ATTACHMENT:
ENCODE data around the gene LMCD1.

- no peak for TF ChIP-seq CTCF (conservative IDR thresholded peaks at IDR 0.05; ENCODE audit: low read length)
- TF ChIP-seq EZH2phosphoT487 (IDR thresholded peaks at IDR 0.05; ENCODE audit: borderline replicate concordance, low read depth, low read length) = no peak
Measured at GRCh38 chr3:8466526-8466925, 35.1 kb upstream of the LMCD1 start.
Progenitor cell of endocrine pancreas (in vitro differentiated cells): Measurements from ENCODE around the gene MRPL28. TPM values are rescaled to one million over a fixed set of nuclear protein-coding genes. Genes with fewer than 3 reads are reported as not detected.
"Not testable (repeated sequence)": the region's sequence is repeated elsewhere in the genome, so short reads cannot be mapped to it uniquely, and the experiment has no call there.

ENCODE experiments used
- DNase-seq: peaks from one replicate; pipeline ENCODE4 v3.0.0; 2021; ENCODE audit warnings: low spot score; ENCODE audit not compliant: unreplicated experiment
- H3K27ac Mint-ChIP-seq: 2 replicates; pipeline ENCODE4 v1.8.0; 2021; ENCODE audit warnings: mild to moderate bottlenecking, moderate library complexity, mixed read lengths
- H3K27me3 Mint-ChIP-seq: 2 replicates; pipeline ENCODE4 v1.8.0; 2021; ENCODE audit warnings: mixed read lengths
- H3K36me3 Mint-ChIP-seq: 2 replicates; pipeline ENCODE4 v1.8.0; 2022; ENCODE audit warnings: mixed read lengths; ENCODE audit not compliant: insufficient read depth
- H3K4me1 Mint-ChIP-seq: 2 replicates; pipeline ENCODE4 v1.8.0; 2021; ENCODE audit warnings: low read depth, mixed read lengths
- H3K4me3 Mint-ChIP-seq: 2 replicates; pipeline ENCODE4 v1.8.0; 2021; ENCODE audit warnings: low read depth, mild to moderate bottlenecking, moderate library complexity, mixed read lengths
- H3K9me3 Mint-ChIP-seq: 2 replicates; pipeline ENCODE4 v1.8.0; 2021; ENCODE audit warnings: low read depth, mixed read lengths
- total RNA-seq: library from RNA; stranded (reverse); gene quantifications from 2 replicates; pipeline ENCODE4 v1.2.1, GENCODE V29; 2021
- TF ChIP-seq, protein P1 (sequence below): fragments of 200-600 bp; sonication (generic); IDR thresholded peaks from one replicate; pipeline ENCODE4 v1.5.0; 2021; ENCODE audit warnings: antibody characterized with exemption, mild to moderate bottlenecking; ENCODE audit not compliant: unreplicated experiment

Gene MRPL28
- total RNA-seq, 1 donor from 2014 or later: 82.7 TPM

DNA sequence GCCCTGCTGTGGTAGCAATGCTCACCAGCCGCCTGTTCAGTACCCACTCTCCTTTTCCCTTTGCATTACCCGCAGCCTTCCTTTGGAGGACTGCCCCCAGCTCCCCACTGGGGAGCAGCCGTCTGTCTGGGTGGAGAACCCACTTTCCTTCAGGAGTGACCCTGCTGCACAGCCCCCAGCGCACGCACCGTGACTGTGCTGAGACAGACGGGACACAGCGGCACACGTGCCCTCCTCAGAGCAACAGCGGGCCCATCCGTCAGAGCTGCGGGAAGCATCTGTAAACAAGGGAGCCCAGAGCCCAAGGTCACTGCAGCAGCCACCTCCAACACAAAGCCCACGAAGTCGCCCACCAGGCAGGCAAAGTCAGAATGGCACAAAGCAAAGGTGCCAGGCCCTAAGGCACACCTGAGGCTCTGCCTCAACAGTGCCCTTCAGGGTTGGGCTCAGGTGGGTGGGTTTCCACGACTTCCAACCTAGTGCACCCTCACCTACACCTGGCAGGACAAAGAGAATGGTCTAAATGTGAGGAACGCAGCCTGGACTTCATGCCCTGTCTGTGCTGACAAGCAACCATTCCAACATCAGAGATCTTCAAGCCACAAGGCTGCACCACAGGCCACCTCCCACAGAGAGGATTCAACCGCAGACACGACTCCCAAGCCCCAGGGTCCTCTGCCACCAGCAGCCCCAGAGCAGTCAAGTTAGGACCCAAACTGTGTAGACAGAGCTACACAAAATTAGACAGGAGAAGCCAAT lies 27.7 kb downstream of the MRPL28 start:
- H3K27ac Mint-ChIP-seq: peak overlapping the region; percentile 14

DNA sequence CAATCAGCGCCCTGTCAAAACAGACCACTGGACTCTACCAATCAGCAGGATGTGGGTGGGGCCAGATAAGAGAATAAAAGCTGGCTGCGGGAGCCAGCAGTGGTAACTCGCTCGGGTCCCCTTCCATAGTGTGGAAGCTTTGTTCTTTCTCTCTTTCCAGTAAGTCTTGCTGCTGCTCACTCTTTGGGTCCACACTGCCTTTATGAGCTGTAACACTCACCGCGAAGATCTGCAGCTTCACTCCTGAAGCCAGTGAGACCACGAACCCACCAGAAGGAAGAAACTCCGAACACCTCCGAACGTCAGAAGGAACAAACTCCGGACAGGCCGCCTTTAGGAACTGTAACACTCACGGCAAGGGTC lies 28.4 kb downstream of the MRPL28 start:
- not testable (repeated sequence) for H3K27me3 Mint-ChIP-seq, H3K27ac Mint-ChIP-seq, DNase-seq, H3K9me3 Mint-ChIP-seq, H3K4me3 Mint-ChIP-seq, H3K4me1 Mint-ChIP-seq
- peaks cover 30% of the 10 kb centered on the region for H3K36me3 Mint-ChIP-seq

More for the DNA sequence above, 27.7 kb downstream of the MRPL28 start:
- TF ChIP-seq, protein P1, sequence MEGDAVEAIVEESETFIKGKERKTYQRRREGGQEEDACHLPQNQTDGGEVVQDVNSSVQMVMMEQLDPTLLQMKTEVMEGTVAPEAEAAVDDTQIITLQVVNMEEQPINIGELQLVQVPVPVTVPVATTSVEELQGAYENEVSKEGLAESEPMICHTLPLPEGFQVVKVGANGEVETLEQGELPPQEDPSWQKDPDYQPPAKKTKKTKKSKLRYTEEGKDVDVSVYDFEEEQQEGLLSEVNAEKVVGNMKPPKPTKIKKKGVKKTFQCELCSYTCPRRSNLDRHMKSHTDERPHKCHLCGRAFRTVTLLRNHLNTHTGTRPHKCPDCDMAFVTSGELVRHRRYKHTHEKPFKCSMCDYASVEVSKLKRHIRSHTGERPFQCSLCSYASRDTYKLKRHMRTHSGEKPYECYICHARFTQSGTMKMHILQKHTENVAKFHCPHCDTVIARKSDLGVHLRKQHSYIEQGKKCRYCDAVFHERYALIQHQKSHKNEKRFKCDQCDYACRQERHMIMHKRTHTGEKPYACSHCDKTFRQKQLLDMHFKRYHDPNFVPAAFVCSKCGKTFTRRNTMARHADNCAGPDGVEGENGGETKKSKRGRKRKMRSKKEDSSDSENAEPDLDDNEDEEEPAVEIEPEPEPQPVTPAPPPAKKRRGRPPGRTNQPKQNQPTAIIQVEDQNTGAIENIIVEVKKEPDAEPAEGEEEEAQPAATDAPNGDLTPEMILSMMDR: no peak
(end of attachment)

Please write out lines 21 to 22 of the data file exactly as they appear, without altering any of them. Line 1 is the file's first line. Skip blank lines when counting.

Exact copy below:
DNA sequence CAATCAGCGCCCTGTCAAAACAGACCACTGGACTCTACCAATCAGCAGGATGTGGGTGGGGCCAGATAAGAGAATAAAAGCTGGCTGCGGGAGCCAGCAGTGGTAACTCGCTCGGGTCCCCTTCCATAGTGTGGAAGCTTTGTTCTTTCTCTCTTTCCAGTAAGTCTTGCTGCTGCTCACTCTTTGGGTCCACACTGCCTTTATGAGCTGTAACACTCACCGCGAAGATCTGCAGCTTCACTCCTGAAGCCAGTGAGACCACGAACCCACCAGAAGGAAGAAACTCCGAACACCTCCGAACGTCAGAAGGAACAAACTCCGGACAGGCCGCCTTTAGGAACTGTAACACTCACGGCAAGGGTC lies 28.4 kb downstream of the MRPL28 start:
- not testable (repeated sequence) for H3K27me3 Mint-ChIP-seq, H3K27ac Mint-ChIP-seq, DNase-seq, H3K9me3 Mint-ChIP-seq, H3K4me3 Mint-ChIP-seq, H3K4me1 Mint-ChIP-seq